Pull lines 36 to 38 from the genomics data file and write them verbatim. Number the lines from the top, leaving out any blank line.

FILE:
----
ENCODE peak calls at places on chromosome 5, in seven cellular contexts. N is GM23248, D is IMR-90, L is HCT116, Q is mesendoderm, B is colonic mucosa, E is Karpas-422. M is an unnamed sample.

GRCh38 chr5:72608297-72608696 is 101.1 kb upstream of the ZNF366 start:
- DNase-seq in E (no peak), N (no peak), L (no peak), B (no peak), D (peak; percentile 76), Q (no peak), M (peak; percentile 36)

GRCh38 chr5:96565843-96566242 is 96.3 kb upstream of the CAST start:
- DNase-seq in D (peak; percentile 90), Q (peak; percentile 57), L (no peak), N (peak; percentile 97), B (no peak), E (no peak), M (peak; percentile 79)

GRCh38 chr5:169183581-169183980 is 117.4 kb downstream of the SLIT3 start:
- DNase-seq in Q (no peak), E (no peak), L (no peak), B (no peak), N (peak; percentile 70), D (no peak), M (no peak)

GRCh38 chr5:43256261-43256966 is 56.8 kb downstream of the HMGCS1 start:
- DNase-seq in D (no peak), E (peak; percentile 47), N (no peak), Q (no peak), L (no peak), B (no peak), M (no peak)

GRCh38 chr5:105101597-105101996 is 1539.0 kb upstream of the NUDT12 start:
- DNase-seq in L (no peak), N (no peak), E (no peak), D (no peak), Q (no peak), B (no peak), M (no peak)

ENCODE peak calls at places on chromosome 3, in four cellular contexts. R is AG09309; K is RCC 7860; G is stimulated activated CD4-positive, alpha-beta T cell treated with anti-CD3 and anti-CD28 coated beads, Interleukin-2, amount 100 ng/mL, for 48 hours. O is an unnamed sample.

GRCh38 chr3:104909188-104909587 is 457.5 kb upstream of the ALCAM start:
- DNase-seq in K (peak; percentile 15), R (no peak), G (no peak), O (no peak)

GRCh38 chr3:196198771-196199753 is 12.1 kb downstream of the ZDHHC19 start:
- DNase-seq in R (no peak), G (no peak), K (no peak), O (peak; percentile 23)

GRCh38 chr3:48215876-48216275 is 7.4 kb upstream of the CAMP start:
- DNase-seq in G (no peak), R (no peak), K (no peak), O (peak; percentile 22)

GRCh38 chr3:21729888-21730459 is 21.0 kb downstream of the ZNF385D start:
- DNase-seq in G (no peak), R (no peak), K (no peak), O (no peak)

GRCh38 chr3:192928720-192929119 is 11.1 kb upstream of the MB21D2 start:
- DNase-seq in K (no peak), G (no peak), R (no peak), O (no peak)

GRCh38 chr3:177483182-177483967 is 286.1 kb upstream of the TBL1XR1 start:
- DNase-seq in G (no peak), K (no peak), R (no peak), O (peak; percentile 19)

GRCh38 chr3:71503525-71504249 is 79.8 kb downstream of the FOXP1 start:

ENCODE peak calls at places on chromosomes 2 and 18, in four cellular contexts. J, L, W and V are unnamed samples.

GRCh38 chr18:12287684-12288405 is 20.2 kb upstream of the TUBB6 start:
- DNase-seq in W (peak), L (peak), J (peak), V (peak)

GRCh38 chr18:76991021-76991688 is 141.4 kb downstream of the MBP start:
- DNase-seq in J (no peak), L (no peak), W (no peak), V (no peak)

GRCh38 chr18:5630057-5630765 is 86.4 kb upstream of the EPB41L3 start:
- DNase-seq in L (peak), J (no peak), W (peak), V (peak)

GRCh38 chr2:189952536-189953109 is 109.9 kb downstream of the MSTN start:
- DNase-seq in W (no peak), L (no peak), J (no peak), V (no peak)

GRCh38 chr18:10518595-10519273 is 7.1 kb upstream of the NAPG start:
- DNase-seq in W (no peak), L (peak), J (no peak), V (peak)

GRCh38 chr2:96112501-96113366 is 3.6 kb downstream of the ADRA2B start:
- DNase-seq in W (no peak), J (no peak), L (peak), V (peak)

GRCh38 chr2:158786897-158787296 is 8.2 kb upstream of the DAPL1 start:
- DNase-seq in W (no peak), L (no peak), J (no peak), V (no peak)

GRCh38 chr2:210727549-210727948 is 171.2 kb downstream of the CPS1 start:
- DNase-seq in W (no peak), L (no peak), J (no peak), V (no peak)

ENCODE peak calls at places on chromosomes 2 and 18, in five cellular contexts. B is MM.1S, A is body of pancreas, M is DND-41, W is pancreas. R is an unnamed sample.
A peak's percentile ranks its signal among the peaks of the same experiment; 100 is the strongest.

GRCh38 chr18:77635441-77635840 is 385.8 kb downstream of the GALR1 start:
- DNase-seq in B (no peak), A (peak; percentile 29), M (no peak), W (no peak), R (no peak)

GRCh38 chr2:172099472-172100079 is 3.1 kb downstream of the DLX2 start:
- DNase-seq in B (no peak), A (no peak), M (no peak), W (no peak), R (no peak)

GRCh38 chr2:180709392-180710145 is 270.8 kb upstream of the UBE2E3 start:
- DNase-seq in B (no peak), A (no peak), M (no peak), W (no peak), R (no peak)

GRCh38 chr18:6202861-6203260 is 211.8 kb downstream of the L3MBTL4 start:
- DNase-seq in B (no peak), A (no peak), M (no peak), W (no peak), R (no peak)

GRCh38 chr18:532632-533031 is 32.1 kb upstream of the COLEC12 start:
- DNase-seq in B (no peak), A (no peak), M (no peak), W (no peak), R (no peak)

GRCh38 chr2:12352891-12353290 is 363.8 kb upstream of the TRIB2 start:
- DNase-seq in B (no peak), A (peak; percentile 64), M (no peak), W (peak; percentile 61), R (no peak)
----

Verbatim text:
- DNase-seq in W (no peak), L (peak), J (no peak), V (peak)

GRCh38 chr2:96112501-96113366 is 3.6 kb downstream of the ADRA2B start:
- DNase-seq in W (no peak), J (no peak), L (peak), V (peak)